No movement in painting has captured more drama and storytelling power than the Romantic movement. More than just a movement in visual art, Romanticism swept through the all of the fine arts in the early and mid-19th century. The artists' interest was in depicting raw and powerful emotional experiences, and showing how humans experience the sublime -- the terrifying and wonderful mysteries of nature and the universe.
Here's a look at some of the great Romantic painters.
Théodore Géricault's "The Raft of the Medusa" (1819)
Théodore Géricault is arguably among the most well known of the Romantics. The Raft of the Medusa tells the story of the passengers and crew of a wrecked ship whose captain had abandoned them. This real-life event would have been well known to viewers of Géricault's painting at the time.
Géricault dramatized the incident to epic proportions, with the victims helplessly adrift on a raft, pitted against the relentless forces of nature and victims of human folly. Yet despite the despair, a few figures heroically wave and point at something out of the field of view, presumably a rescue ship. This note of hopefulness and resolve in the face of tragedy and the will of nature was a strong theme in Romantic painting.
Eugène Delacroix's "Liberty Leading the People" (1830)
Eugène Delacroix was a young friend and pupil of Géricault who even posed for one of the dying figures in Raft of the Medusa. In Liberty Leading the People, Delacroix has followed Géricault's subtle political commentary about a real event with more overt commentary within a wholly allegorical situation. The symbolic figure of Liberty leads the people in a battle over nameless oppressive forces. The painting is supposed to represent the fierce and determined spirit of the French people. While the French government purchased the painting, it was only briefly exhibited, as officials deemed the daring symbolism vulgar and potentially inflammatory.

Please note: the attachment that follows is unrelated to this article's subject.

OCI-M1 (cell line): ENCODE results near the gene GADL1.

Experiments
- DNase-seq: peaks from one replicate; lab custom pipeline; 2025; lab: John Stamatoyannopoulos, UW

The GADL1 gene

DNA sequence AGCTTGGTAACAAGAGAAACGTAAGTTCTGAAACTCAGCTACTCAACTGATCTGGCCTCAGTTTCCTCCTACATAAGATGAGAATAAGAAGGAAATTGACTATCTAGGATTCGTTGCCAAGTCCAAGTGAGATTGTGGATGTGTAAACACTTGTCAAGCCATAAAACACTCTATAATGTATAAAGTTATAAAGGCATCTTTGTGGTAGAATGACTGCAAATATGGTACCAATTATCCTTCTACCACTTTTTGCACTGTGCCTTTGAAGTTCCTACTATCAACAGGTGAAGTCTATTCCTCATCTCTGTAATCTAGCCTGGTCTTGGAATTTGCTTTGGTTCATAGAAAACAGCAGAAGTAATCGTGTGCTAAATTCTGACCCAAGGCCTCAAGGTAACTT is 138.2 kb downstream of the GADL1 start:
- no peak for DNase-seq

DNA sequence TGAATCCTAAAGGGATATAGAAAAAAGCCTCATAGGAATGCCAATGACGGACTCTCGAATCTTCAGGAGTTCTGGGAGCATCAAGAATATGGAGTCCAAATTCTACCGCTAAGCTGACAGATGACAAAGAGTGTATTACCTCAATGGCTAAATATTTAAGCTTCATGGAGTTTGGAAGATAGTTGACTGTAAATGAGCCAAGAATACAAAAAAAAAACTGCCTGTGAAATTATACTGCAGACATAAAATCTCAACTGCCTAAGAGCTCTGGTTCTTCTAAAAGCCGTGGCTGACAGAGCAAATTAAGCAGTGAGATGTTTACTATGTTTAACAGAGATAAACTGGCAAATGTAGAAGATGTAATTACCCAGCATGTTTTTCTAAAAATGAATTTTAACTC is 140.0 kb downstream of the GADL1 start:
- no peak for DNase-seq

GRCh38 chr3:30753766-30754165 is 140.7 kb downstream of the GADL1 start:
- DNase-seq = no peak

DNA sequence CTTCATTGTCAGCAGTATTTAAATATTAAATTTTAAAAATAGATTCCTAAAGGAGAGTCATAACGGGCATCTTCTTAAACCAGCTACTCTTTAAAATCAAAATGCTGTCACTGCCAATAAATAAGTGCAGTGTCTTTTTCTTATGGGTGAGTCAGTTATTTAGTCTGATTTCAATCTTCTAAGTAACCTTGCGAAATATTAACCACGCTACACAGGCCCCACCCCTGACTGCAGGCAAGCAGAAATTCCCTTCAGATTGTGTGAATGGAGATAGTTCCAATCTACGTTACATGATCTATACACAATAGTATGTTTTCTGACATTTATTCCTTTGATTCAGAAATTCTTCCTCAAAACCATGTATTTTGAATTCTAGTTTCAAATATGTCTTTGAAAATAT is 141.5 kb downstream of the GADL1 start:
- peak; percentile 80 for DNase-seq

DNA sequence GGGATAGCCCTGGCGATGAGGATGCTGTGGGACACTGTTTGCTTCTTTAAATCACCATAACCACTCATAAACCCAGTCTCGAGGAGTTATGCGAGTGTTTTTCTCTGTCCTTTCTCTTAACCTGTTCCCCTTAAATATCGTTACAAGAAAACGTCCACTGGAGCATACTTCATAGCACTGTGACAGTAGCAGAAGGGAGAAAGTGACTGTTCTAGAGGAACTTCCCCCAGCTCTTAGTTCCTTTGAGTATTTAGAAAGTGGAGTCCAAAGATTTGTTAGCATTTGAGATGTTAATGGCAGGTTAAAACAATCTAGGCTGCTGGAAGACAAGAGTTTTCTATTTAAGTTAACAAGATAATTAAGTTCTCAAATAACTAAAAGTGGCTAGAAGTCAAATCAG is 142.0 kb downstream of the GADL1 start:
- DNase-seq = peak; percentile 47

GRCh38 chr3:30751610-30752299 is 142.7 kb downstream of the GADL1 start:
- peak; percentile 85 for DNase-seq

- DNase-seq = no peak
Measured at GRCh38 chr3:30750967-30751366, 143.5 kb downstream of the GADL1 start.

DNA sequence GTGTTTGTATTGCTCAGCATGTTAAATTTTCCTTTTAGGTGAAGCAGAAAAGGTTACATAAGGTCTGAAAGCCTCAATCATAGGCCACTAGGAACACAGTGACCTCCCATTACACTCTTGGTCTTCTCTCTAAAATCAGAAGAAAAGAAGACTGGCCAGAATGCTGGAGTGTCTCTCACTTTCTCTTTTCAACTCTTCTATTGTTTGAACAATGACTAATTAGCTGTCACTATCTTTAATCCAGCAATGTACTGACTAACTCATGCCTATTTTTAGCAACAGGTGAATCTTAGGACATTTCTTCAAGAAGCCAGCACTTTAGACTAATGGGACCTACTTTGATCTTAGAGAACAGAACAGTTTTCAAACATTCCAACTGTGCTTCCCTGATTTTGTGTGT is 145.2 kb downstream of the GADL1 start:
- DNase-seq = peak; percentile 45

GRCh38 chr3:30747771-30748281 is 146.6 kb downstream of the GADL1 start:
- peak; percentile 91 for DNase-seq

Francisco Goya's "Execution of the Defenders of Madrid, 3rd May 1808" (1814)
Perhaps no Romantic painter was as passionate as the Spanish painter Francisco Goya. While Goya lived a bit earlier than the other Romantics, his later work heralds the beginnings of the period. Goya's Execution of the Defenders of Madrid, 3rd May 1808, depicting the aftermath of the French occupation of Spain in 1808, is a treatise against the horrors of all war, rather than a politically strident choosing of sides.
Goya wanted to capture the terror and tragedy of violence, as well as say something about its inevitability and omnipresence in the human struggle. Today it remains one of the starkest and most earnest depictions of war that has ever been painted.
J.M.W. Turner's "The Burning of the Houses of Lords and Commons" (1834)
J.M.W. Turner's breathtaking painting The Burning of the Houses of Lords and Commons is among the most striking Romantic paintings. It truly encapsulates everything the Romantics were about: powerful natural forces wreaking havoc on the edifices and endeavors of mankind, with powerful colors and gestures to bring the point home.
Thousands of citizens of London can only look on helplessly across the River Thames as Parliament burns, lighting up the night sky in thrilling yellows and oranges that are reflected on Westminster Bridge. In fact, Turner directly witnessed the fire, and sketched the scene in watercolors before completing the painting in oils. This must undoubtedly be how he was able to capture the imagery so evocatively.
The themes of Romanticism in painting live on, even as many other movements have followed. So long as the subjects exist, painters will always have an interest in depicting the sublime and heroic.